After harvesting the algae, scientists remove most of the water and are then able to extract its lipids, energy-rich oils and fats, which are then processed into biofuel. With the lipids harvested from the microalgae, the remaining defatted but protein-rich biomass can still be put to use as an additive to feeds for farm animals or for fish in aquacultures. Charles Greene, principal investigator at the Cornell Algal Biofuel Consortium, says that he views this repurposing of algae “waste” as “providing food security for the world.” Algae will not only help supply the world’s demand for liquid fuel, but also its demand for food through its secondary role as a constituent of farm feed. Algae provides an “integrated solution to so many of society’s greatest challenges,” from the demand for biofuel to sustainability in the food market to efforts towards waste minimization.

But while the prospect of algae biofuel as an alternative fuel source seems promising, several major companies, such as Shell and ExxonMobil, are abandoning their investments in the fuel. Algal biofuel producers struggle to compete with plummeting oil prices, and despite not needing arable land or freshwater, the costs of maintaining a large-scale algae farm can prove too high. Algae farms must maintain the costs of power plants, factories, and water treatment plants. In addition, building the ponds in which to grow algae is an expensive expenditure; the open raceway ponds needed to effectively grow algae in a large-scale operation are costly to construct and to maintain. Producers also risk the contamination of these ponds by predators who feed on algae. In addition, algae cannot trap carbon dioxide quickly enough to support an industrial operation; instead, carbon dioxide must be supplemented for large-scale algae production. Providing enough light and nutrients for the algae to grow is costly upkeep. Furthermore, farming algae is a new frontier; scientists and producers, such as members of San Francisco biotech firm Solazyme, are still experimenting with sustainable methods in growing, harvesting, and processing algae on a larger scale.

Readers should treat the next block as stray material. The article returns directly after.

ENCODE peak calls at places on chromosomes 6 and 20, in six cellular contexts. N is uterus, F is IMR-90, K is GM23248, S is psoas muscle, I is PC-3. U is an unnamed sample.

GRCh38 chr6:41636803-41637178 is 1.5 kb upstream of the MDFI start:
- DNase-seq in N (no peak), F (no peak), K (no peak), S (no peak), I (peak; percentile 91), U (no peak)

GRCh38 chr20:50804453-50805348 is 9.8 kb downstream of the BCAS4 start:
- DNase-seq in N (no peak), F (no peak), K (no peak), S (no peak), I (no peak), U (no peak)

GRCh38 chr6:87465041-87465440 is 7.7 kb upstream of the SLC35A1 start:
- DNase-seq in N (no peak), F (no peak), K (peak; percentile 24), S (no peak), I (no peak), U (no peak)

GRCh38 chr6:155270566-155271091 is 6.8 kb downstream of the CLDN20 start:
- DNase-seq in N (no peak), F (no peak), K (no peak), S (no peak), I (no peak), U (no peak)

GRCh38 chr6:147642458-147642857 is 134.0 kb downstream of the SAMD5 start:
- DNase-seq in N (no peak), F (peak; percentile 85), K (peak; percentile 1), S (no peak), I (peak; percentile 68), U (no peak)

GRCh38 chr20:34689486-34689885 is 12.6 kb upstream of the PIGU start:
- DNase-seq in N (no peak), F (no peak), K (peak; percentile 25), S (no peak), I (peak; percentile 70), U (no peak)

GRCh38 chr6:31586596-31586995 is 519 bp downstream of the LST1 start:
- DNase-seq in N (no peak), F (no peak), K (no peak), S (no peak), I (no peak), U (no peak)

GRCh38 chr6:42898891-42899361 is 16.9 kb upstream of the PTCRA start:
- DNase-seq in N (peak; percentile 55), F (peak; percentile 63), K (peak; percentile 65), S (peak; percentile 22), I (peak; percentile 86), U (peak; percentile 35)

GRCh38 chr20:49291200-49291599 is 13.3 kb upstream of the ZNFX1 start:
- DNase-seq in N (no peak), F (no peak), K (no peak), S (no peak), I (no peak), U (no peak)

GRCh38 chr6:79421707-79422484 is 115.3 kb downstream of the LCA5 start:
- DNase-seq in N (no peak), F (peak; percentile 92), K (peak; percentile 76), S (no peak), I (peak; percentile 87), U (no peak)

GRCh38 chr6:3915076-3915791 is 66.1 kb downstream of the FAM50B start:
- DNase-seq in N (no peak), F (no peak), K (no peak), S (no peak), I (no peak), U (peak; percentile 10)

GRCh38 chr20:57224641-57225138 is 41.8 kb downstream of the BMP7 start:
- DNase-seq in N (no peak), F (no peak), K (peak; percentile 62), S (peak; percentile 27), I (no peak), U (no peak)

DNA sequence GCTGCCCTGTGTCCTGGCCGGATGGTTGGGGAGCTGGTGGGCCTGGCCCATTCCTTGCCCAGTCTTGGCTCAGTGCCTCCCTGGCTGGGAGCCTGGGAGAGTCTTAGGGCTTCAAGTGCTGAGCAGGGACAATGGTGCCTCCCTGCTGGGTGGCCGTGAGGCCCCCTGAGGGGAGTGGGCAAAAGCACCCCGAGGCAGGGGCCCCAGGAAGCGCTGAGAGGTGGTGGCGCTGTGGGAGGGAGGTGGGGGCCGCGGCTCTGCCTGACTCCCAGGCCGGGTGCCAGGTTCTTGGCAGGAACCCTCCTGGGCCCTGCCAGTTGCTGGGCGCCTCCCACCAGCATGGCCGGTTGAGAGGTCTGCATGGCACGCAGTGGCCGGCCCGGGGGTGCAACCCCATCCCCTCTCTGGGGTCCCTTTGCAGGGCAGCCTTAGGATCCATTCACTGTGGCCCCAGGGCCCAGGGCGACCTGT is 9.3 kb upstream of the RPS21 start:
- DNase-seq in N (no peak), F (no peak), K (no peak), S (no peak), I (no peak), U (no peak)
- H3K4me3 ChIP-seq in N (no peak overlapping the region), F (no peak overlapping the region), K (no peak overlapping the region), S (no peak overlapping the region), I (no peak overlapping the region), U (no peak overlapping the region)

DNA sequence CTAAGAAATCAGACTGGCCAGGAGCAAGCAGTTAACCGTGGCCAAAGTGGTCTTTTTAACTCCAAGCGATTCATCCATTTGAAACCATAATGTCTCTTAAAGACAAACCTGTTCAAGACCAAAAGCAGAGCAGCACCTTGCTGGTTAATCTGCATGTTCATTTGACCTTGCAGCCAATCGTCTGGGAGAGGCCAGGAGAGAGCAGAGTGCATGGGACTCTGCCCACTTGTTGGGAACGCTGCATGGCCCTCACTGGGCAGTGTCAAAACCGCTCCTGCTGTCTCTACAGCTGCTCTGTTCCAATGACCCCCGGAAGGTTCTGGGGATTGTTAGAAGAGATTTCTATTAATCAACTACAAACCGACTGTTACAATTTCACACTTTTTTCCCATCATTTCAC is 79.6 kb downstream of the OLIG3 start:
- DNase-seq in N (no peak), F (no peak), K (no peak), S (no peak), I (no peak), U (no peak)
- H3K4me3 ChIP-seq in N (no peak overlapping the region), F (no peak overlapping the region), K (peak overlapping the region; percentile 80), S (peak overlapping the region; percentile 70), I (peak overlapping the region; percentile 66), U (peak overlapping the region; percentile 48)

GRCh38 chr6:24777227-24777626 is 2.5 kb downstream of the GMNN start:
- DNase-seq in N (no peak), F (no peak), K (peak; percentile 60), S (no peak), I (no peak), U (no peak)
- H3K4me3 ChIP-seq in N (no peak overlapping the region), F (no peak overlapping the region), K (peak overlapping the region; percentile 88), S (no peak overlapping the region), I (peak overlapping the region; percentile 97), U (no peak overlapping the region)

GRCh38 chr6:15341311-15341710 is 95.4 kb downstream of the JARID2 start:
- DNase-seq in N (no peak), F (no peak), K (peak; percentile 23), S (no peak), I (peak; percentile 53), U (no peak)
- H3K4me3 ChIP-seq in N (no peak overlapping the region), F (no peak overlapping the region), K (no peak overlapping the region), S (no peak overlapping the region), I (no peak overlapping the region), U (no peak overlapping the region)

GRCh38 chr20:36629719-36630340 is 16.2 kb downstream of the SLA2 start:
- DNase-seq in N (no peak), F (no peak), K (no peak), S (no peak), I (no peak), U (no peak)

The failing algal biofuel industry faces numerous barriers, and while many companies have deserted this environmentally friendly fuel, scientists believe that algae fuel production can still be salvaged through a practice known as “biorefinery.”  In the process of biorefinery, biomass is processed into a spectrum of marketable products, rather than just a single one. Algae has the potential to produce a diverse range of products; as excellent sources of vitamins, minerals, and proteins, algae can be processed into antioxidant capsules, health drinks, and other prebiotic food products; algae can also be refined into bioplastic, an environmentally friendly alternative to regular plastic. Diversifying lines of algae products may be able to resurrect the algae fuel industry. Many of these products are high-value chemicals, which sell for a much higher price than biofuels. In combination with biofuel production, these algae products could subsidize the price of the fuel and offset the costs of algae cultivation, making the algae fuel industry more sustainable and profitable.

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Tiffany Pham